Science

A Reuse-based Spatial Data Preparation Framework for Data Mining

Description
The constant increase in use of geographic data in different application domains has resulted in large amounts of data stored in spatial databases and in the desire of data mining. Many solutions for spatial data mining have been proposed. Most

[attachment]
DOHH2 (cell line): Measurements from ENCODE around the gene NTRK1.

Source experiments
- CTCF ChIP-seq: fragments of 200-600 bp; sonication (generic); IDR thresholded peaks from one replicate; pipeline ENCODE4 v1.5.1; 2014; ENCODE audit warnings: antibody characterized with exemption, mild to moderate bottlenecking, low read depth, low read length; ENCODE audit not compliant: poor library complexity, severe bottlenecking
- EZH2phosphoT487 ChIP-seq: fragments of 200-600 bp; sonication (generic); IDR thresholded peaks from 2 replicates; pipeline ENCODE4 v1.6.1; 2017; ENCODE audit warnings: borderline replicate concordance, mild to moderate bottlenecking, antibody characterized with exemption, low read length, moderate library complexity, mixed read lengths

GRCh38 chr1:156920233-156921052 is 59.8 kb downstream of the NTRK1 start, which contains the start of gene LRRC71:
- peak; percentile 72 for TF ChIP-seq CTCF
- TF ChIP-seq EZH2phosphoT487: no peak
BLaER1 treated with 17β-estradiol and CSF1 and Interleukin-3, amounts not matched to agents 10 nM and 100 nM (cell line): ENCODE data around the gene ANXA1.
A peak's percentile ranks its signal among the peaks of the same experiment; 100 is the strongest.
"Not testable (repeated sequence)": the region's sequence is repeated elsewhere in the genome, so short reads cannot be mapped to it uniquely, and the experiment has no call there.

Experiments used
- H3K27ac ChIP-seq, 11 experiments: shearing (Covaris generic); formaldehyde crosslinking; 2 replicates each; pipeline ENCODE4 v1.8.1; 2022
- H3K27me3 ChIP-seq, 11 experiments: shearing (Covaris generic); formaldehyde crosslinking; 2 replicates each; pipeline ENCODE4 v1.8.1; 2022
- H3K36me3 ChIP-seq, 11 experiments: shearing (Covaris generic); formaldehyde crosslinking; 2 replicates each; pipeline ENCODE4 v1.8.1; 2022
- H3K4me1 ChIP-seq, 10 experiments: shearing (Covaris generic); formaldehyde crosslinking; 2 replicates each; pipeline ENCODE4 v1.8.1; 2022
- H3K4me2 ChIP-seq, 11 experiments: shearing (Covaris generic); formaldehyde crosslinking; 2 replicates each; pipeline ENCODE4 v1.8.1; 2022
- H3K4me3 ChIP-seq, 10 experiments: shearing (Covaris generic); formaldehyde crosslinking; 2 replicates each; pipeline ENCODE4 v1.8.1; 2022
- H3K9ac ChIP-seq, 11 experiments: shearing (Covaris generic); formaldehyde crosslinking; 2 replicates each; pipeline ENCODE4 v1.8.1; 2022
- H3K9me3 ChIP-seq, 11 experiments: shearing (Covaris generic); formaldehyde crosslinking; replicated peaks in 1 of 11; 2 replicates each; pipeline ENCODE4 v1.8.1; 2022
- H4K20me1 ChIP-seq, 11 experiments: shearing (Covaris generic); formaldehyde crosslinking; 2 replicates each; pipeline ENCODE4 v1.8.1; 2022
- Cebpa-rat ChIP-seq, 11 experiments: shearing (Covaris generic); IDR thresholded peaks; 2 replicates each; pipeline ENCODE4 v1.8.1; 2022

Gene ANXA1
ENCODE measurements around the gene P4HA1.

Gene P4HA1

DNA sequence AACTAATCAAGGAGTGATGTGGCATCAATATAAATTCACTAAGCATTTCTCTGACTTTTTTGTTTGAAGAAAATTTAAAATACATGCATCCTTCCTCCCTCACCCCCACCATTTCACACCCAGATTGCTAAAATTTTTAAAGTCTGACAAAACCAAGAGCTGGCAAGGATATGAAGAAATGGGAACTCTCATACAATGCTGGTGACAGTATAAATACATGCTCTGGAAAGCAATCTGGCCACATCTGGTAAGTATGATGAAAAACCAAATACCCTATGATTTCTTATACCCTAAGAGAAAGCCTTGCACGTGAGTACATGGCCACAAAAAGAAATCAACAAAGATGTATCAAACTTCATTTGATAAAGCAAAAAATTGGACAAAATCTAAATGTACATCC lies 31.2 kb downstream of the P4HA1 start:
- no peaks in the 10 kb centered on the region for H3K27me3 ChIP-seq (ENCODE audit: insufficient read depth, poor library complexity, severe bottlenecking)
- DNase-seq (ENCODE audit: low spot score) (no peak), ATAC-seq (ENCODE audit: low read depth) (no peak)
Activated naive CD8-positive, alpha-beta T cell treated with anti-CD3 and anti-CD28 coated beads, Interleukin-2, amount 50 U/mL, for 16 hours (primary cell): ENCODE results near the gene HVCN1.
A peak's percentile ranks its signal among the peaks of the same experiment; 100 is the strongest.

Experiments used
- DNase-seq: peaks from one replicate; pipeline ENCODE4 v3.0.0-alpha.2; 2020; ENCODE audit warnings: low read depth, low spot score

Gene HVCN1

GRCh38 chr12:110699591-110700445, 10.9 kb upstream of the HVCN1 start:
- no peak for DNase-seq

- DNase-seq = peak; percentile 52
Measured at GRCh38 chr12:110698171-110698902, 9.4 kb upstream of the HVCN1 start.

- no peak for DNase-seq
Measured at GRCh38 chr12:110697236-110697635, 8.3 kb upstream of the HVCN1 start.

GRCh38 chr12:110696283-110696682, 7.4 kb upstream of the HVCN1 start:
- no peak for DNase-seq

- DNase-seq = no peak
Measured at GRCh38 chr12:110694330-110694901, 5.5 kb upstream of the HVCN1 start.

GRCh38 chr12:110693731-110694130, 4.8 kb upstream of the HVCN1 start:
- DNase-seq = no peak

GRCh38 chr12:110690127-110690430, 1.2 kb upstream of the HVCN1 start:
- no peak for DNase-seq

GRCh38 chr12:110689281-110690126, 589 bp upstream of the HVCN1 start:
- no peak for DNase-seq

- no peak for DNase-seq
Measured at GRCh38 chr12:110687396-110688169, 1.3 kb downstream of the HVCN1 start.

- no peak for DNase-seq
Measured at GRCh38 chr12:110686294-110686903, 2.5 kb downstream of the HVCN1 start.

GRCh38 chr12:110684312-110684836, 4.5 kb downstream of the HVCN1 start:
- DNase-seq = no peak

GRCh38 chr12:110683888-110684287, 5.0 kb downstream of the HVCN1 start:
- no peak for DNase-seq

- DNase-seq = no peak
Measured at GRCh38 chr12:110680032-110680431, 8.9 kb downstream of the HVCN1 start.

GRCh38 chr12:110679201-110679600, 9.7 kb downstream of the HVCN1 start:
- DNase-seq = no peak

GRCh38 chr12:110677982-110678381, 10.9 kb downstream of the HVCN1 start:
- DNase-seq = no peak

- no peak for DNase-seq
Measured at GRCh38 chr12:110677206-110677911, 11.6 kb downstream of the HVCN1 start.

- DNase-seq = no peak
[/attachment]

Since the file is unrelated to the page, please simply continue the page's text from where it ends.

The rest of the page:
Categories
Published
of 4
All materials on our website are shared by users. If you have any questions about copyright issues, please report us to resolve them. We are always happy to assist you.
Related Documents
Share
Transcript